I followed up the EAMER connection and found it was my cousin Jack ANDREWS who I had not met for some 40 years. I made arrangements to renew our acquaintance at my next visit to Bristol. I now found my research falling into a pattern. Bristol Record Office until they closed at 5:30pm, Bristol Central Library until they closed at 8pm then on to Jacks for a cup of tea and a chat for an hour or so then the 2 hr drive home to Farnborough.
When I met Jack I found he had done some research into the EAMER’s and had a document written by Frank LYDDEN in January 1967. Frank married into the Eamer line in 1915 and was born the same year as my Grandfather Eamer (Papa).
Jack had attempted to trace his Great Grandfather through Gloucestershire records office but had been unsuccessful as they could not find a christening for Henry EAMER. With my new found knowledge of the records I located Henry and his family. He was baptised only 2 months before is marriage to Elizabeth ELLIOTT in 1845.
Another problem was when he was born the parish registrar recorded his name as Henery Eamor. Following further research into the EAMER’s, the name progressively changed as I went further back in time. When Henry was born in 1820 it was EAMOR, in EMOR in 1813 at the birth of Charles and AMER at the marriage of Job and Maria ASHBEE, Henry’s parents.
I found Job’s christening at Great Hinton in Wiltshire when the name AMOR was used. The location of Hinton was now verified as the 1851 census gave Job EAMER as being born in Hinton; however previous research in Wiltshire I had done were under the name EAMER and not AMOR.
There is a story that a number of soldiers from the invasion of 1066 did not return to France and married local girls. The name AMOR is reputed to have been derived from the French name AMOUR.
I remember Jack as a party entertainer when I was a child. He belonged to the magic circle and put on shows for the family, I am not sure whether he performed on the stage as a professional. He was a man of many talents, a very meticulous model maker; he had a model in the front room of his house in Springfield Avenue of the “Dutch House” in Bristol. The model was approximately 2 foot cube all in a glass case. One interesting feature was a model of a British soldier on the first floor overlooking the street. In the real Dutch House the soldier was carved full size and was painted by my grandfather Harry Eamer.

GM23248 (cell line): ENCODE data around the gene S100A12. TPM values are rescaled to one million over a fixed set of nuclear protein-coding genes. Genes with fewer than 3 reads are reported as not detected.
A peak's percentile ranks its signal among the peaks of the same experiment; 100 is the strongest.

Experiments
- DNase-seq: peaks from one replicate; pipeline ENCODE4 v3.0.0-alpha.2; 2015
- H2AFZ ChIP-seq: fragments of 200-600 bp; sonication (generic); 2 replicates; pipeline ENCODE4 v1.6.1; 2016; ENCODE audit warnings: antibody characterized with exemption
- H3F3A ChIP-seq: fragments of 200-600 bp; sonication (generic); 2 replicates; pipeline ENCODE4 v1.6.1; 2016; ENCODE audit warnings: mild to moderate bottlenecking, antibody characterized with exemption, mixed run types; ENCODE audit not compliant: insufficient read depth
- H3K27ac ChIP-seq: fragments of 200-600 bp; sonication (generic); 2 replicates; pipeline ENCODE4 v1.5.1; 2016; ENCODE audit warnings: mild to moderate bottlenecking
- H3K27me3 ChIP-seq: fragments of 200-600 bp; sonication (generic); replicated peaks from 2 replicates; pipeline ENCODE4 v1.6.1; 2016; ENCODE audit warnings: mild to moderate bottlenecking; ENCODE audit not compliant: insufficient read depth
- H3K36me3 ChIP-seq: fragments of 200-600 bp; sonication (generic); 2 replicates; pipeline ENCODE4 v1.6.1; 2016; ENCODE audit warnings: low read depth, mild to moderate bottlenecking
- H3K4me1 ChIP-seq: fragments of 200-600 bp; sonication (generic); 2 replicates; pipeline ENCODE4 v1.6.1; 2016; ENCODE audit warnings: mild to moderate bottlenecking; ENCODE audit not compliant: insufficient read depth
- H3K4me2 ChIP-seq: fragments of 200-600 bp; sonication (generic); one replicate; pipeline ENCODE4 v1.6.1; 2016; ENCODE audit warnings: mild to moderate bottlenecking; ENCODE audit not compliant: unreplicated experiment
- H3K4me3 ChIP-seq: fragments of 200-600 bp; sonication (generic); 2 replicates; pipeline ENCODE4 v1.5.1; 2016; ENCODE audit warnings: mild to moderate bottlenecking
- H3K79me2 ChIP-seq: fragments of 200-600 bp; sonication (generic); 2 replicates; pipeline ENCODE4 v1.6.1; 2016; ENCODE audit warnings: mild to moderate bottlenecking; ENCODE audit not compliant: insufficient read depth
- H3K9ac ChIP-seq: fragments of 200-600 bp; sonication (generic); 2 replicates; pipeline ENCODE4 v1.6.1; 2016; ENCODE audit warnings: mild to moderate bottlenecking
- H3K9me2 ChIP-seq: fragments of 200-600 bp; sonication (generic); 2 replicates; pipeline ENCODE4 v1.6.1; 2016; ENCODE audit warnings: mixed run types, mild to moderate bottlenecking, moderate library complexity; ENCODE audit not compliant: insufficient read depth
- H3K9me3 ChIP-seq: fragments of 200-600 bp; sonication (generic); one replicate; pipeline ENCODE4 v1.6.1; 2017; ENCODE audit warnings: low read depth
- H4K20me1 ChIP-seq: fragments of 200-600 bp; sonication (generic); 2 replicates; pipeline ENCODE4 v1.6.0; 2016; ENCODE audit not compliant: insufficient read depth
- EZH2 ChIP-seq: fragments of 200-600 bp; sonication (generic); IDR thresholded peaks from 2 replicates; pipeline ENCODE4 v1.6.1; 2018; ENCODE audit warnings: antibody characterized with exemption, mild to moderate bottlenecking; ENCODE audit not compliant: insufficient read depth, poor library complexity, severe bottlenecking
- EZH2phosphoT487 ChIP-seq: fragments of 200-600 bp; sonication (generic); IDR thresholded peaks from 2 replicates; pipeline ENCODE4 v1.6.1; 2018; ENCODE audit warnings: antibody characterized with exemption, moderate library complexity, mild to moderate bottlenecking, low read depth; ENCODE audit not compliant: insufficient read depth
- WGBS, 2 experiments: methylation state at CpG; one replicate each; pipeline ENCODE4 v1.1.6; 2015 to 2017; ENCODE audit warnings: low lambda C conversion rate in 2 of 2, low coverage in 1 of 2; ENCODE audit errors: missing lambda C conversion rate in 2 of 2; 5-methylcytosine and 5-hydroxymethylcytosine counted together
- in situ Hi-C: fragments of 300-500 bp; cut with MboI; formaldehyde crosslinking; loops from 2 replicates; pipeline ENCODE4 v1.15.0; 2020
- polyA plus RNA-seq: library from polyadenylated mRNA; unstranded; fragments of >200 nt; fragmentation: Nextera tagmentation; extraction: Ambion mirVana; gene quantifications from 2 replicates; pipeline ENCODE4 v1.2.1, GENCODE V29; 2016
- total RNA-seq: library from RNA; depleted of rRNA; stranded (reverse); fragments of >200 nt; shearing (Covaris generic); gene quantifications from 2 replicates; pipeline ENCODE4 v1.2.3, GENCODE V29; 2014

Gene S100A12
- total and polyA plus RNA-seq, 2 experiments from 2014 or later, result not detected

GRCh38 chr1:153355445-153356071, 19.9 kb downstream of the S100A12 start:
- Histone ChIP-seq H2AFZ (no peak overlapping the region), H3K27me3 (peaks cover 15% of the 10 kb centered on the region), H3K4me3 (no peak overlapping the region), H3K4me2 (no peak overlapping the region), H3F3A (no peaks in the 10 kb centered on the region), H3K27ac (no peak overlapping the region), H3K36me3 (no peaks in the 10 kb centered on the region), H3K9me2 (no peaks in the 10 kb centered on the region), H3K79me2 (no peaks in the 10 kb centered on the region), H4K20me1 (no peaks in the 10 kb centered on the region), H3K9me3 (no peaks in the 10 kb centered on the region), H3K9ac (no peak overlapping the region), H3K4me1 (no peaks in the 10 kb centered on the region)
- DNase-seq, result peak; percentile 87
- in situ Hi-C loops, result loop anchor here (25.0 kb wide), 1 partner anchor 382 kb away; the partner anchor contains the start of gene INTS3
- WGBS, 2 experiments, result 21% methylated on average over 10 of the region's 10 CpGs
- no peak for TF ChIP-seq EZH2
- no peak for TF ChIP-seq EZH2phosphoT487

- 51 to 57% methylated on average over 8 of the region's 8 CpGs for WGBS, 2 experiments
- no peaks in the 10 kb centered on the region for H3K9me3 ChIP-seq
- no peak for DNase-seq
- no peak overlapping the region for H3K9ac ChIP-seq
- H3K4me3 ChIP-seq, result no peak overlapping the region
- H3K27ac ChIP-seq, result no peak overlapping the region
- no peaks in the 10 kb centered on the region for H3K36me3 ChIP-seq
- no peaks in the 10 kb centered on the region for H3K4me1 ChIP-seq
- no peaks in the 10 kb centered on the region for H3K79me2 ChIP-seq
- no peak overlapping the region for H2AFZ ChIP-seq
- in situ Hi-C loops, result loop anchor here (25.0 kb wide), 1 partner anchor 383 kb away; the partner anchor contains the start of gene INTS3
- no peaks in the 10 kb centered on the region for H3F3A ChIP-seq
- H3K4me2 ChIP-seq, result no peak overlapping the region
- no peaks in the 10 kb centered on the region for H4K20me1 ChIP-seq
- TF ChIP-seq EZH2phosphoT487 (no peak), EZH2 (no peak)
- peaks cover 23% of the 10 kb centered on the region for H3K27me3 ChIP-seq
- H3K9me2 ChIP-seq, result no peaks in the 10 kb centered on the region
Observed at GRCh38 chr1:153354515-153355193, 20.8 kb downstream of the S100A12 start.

Another of Jacks talents was “dowsing”, not just for water that is the expected image, but also for all manner of items. Jack and his colleagues were often called upon to assist local archaeologists in finding Roman artefacts etc. On several occasions he assisted the police in locating a buried body. He was also clairvoyant and could detect the presences of deceased beings.
I am not sure I believe all such claims but on one occasion I had mentioned I had mislaid an antique watch that had belonged to Aunt Luke. Phillip (my son) had borrowed it and we were not sure whose house it was in. Jack asked me to draw a sketch of the two houses and gardens. Through his pendant swinging over the sketches a watch was located in Phillips house but it was not the missing one.
The strange thing was Jack decided that there was the presence of a young woman waiting for something or someone in Phillip’s house, a story that was confirmed by another medium at a later date. Another prediction made was that there was an underground stream running under Phillip’s back garden. This was proved to be the River Cam when the route was traced from an old map in the Camberley Library. Whether this was just luck or something else paranormal will never be proved.
Jack was also involved with a local historian, Lionel Ellery who had written a number of books on Easton. Jack had drawn a map of Belmont road, the area where the EAMER family lived.
The first member of the EAMER family to move to Bristol from Hawksbury was Henry. All the early EAMER’s were milkmen. The milk HENRY sold from the dairy came from the cows that were kept at the end of Stapleton Road in what was then called "Owens Field", the field was bounded on one side by the river Frome and on the other side by Stapleton road,